real life

'My husband cheated on me and I stayed. The comments from my friends hurt the most.'

As told to Tarrin Lenard.

Confession.  

I am a Christmas addict.  

In 2020 I put my tree up in November. Because we had a new house, two small kids and were in lockdown. Serious joy needed to be sparked. The elf had made its way to the shelf. And a bazillion other places around the house.

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When the tiny faces of my two small humans burst into wide smiles, the enormous mental load and extra effort created by said elf was worth it. The tree was up. The shopping was done. Gifts for everyone.  

The pressure of the pandemic almost disguised by bells that jingled, bedazzled baubles and mini-Santa figurines that sang Ho! Ho! Ho!

Tom and I had been together for 15 years.  

So, three days before Christmas while Tom was in the shower rushing to get ready for a shift at work, I picked up his phone, like I always had, to make sure the notification wasn’t an urgent one. And then I saw it. The text.

 "You’re so good to me ❤️❤️❤️❤️"

Nausea. And a ringing in my ears that made the world silent and the room spin. I knew immediately. There was another woman.

Tom talked. At first, he said it was just someone from work he had helped. And then he confessed to inappropriate messages. An emotional affair. A physical affair.  

Tom had been cheating. For six months. With a woman from work.  

The truth finally out, I fled to my folks with our kids and my shattered heart. And then along came Christmas day.  

We spent it together. Our little family, and the secret that had been exposed but had to remain invisible. We were in our new home. Miming festive tradition for the sake of the kids. It was horrible. 

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Even the tinsel was dripping in sadness.  

Later, Tom took the kids to his parents' for Christmas dinner and left me at home. Alone. Wounded. With a few drinks in a bath that wasn’t worth having. 

The reconciliation was a slow burn. It took vulnerability, and courage from both of us.

I think it was the most honest we had been with each other in a long time.  

As weeks went on and with all the soul searching and talking, we had started to do, I could see that there had been a shift in him for the good. 

I thought about our family and the time we had been together. I thought about what we have been through. My decision became clearer. I wanted to work on this. And we were going to do everything we could to make it.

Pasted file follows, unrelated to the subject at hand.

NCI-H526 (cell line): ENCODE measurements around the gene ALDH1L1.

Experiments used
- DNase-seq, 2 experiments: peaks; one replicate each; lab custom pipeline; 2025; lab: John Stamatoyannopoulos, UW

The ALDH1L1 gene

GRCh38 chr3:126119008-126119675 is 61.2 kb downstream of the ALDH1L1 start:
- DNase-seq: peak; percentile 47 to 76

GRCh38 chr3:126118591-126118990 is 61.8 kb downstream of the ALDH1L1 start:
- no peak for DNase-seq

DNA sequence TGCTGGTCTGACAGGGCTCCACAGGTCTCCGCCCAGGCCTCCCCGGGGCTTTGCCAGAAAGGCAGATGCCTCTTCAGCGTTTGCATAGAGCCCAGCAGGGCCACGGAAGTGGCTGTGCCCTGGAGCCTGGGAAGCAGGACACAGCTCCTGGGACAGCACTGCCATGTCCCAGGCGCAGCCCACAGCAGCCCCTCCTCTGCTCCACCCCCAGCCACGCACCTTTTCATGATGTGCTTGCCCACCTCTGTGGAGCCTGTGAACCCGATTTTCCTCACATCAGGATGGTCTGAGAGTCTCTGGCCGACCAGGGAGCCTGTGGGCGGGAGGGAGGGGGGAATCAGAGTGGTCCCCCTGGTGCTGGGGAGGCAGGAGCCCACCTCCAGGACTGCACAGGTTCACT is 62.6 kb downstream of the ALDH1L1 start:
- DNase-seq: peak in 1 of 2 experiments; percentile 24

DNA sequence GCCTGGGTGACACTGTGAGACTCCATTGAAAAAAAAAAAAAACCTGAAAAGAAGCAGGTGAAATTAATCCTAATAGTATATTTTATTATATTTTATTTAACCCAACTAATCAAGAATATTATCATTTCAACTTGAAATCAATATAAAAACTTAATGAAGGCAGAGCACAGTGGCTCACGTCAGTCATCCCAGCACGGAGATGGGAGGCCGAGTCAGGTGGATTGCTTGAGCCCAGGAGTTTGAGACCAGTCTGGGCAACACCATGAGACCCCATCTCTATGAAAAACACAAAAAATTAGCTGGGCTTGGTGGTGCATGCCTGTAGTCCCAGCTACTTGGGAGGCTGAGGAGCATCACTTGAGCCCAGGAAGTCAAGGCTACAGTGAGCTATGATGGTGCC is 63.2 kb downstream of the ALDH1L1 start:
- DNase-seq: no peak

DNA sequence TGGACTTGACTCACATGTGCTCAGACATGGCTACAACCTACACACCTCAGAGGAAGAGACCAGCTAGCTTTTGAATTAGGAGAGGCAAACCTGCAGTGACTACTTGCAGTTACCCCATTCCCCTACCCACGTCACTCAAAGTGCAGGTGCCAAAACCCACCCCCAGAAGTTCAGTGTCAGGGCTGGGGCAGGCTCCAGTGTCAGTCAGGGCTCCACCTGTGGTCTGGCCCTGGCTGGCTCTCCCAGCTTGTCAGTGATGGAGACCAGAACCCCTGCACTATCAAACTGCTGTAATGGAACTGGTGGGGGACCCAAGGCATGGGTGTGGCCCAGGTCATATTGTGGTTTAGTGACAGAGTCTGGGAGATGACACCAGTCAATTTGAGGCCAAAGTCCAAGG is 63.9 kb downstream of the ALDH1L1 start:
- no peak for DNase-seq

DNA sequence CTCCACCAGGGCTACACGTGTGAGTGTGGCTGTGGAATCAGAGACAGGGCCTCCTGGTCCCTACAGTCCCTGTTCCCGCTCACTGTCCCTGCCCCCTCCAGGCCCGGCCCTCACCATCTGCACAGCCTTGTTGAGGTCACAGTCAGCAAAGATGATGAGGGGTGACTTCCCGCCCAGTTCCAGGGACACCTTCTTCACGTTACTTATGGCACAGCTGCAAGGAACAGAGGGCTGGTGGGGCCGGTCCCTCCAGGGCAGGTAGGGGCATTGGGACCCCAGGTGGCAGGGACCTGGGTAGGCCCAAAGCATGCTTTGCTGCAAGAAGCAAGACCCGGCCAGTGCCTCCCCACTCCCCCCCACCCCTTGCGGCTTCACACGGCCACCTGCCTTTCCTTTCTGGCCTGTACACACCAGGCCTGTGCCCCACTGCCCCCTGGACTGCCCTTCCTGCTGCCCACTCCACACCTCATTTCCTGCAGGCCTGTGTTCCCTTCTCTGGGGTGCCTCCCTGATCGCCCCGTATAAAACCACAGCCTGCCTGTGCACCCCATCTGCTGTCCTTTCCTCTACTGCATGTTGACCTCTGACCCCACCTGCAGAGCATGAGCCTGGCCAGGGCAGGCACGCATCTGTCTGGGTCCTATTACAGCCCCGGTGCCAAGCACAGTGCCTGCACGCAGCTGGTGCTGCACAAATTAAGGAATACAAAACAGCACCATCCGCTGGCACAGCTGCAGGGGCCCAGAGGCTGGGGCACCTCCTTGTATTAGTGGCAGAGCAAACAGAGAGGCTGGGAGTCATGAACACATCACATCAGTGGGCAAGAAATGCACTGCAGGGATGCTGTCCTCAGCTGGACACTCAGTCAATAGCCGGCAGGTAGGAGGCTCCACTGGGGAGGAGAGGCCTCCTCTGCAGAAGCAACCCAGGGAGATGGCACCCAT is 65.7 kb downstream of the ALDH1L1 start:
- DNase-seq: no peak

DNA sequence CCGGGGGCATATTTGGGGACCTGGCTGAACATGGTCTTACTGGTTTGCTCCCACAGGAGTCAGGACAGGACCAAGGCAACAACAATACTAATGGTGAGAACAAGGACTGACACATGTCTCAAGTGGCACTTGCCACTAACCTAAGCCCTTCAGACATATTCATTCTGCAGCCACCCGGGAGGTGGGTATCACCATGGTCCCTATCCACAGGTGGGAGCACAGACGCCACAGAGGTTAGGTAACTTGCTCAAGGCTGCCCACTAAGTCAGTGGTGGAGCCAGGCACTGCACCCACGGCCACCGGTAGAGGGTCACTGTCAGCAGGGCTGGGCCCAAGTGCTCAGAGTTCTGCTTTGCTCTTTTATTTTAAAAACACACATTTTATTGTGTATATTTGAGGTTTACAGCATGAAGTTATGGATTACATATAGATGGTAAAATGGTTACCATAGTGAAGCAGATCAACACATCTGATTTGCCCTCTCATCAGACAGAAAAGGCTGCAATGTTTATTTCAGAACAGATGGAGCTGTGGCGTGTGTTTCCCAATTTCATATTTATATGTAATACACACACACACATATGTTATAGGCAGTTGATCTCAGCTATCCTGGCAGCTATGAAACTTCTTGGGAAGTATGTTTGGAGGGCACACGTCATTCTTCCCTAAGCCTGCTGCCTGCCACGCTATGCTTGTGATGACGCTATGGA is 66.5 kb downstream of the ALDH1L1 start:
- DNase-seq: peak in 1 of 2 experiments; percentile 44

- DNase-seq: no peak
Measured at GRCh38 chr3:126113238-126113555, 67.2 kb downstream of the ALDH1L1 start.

We could use this horrible thing as a chance to make our relationship better than it had ever been.

She and he no longer work together. When it all happened, he had some time off work and put in for a transfer straight away.  

While waiting for the transfer Tom made sure he only worked when she wasn’t. That was all his idea. The last time they saw each other was the night I found out.

I couldn’t understand how I still loved him. I knew I hated what he done, and not him. 

That was something that I personally struggled with for so long.  

I always thought, if someone ever did this to me, I would leave. I would be out of there so fast! But I stayed. For me, this is the bravest and strongest decision I have ever made.

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It’s an unusual thing. For a relationship to continue after an affair. It’s difficult too. The obvious list makers are the heartbreak, the erosion of trust, the feeling like an absolute piece of chewing gum on the bottom of his shoe because obviously she was hotter than you.  

Anxiety. Denial. Not enough sleep. Sleeping all the time.  

Of course, those things all fall under the umbrella of grief.  

Which can, so my therapist says, last for a minimum of two years. Yay. But what feels harder than all the electric shocks that occur when the emotions mix with the brain, are comments like these:

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“Show him the door! You deserve better than that…❤️.”

“Run!”

“It makes me physically sick to see a woman staying in a relationship like that. Absolutely mental. Cannot comprehend.”

“That would be it for me. The trust would be gone, and I would never give it back, if my husband decided I was worth disrespecting like that he’d be out the door.”

“Nope.”

“Jeez. I would have left without a second thought!”

“Thank you, next.”

“Infidelity is irreparable. Leave hunny!”

I get it. I really do.  

Punchy proclamations probably feel supportive. Or helpful.  

But if the only way to run the world is to throw away a lifetime of love, connection, and family, I want no part of it.   

Relationships are complicated. Keep your Ariana Grande quotes. Don’t simplify the grief, the reconciliation and our lives, in a one liner. Don’t belittle my decision to try again.

Feature Image: Getty.

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